While there are many websites that now specialize in introduced or invasive species, the purpose of this page is to provide you with information about major, nuisance or toxic species within our jurisdiction.
Giant Hogweed (Heracleum mantegazzianum)
Giant Hogweed is a plant native to Southwestern Asia. It belongs to the carrot family and is closely related to Cow Parsnip, the only hogweed genus native to North America.
Giant Hogweed was first introduced to North America in the early 1900's and since then has spread widely. It was first confirmed in Ontario in 1949. It is a biennial plant producing large leaves during the first year of growth and a flowering stock the second year (typically). The flowers are large umbrella shaped clusters and bloom from June to August. A single plant can produce up to 100,000 seeds. The leaves of Giant Hogweed are large, deeply incised, pointed and serrated. The stem is hairy and hollow with purple splotches.
Giant Hogweed can grow up to 1.5m tall or well over 6 feet tall (photo above).
NOTE: Giant Hogweed is a dangerous plant. The sap of this plant contains toxins that increases the skin's sensitivity to light. This can result in severe burns, blisters and temporary or permanent blindness. Do Not Touch This Plant! Especially make sure that children are not playing around this plant.
Safety Tips for Working Around and or Controlling Giant Hogweed
- wear gloves, a mask and safety helmet with face shield if undertaking any work with this plant
- cover up affected areas right away (keeping out of the sunlight). Wash affected skin and/or clothing immediately after working with or coming in contact with this plant.
- wear full-length clothing and closed toed shoes, being extremely careful not touch any part of the plant with bare skin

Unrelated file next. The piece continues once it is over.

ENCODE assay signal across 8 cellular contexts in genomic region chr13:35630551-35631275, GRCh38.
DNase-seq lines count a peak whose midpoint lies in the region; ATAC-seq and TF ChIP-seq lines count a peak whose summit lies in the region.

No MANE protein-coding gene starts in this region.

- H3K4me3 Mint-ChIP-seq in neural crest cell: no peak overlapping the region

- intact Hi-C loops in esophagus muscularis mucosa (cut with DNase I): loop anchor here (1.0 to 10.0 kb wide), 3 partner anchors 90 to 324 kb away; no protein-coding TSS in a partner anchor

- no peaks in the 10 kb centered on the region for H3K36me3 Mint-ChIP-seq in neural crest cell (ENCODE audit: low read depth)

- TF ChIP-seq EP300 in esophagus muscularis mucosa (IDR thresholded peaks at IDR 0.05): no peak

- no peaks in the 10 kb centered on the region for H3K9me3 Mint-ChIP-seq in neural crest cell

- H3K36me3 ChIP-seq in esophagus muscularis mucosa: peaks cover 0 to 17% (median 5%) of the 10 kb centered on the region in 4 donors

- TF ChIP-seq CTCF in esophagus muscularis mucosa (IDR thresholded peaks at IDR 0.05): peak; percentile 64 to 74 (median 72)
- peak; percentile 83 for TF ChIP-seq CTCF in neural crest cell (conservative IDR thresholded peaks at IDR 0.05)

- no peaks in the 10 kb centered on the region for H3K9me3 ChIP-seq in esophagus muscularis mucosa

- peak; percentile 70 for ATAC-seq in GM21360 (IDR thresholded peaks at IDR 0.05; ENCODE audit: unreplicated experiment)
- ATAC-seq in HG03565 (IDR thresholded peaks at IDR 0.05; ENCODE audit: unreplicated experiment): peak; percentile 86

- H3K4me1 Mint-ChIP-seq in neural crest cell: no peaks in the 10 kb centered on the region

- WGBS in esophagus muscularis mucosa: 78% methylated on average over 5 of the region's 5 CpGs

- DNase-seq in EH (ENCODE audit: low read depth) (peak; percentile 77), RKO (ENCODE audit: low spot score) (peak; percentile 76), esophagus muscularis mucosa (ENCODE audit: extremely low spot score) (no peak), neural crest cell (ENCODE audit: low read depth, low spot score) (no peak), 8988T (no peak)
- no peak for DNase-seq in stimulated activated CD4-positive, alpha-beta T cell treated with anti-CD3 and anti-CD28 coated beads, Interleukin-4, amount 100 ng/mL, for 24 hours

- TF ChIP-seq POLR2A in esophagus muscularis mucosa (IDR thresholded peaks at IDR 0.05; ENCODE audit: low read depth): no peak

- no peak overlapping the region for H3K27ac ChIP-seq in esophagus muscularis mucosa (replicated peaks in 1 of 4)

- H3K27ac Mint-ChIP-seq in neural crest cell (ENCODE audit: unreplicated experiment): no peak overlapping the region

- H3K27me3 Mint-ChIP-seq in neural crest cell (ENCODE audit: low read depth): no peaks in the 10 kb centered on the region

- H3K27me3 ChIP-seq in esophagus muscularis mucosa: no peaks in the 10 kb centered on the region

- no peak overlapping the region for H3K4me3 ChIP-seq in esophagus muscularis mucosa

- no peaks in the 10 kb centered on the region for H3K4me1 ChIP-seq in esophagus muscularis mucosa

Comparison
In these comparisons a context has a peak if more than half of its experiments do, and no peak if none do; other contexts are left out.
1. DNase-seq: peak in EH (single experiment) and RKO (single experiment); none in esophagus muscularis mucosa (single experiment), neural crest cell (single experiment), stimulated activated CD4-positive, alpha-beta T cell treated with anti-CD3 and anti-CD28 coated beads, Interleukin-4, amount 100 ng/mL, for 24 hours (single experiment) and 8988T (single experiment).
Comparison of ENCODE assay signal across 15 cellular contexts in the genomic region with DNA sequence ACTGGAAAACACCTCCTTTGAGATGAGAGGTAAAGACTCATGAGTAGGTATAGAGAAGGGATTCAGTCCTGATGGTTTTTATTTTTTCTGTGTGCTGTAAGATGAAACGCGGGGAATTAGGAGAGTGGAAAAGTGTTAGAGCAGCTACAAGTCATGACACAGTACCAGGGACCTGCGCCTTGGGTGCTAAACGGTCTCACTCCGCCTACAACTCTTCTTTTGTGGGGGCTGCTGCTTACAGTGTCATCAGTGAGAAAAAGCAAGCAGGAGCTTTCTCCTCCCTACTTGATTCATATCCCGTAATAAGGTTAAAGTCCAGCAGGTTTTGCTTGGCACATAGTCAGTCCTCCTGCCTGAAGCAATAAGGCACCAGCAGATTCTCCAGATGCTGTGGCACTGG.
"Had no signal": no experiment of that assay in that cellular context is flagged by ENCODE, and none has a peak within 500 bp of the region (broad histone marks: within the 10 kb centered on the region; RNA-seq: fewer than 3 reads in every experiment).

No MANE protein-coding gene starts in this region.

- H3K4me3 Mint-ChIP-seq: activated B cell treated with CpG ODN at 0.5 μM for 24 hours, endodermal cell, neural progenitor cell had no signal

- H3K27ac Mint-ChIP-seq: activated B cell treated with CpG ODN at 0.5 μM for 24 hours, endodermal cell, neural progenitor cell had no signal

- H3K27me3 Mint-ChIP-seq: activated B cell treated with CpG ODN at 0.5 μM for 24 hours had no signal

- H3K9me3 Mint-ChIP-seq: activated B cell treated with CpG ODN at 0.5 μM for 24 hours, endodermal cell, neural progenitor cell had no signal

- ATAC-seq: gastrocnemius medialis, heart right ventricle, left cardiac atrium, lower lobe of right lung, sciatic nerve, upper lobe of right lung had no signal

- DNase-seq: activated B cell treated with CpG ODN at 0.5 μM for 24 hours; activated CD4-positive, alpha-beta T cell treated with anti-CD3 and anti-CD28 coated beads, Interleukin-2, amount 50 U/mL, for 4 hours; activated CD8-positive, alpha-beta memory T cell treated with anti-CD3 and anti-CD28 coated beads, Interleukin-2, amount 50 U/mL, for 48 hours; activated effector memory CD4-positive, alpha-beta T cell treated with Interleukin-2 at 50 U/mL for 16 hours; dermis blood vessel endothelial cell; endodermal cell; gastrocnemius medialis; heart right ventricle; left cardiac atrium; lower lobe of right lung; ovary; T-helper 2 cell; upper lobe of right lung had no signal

- do not burn this plant as a means of control
- use soap and water to wash down equipment and other tools that may have come in contact with this plant
- weed-whackers should not be used to control this plant. Toxic sap may spray outward exposing the operator and or nearby people
- mowing may work if plants are young, however, this should be continued on a regular basis as the plants will tend to sprout from the root stalk. Continued mowing will eventually decrease the plants energy and food storage.
- small infestations can be hand-pulled or dug up, making sure to use the safety measures above.
- Large infestations can be treated with Roundup. Landowners are allowed to use Roundup to control poisonous plants on their own property. An initial application is best made between April and early June. To minimize impact, spray only when there is no wind and avoid spraying around water! Follow all herbicide directions.
- monitor the same location for a few years afterwards. Seeds can stay viable in the soil for between 7 - 15 years.
- Ontario's Invading Species
- Ministry of Natural Resources and Forestry - Hogweed Fact Sheet
- Invasive Species Centre of Canada
- Early Detection and Distribution Mapping System
- How You Can Combat Invasive Species
- See it, Map it!
- Saugeen Watershed Invasive Species List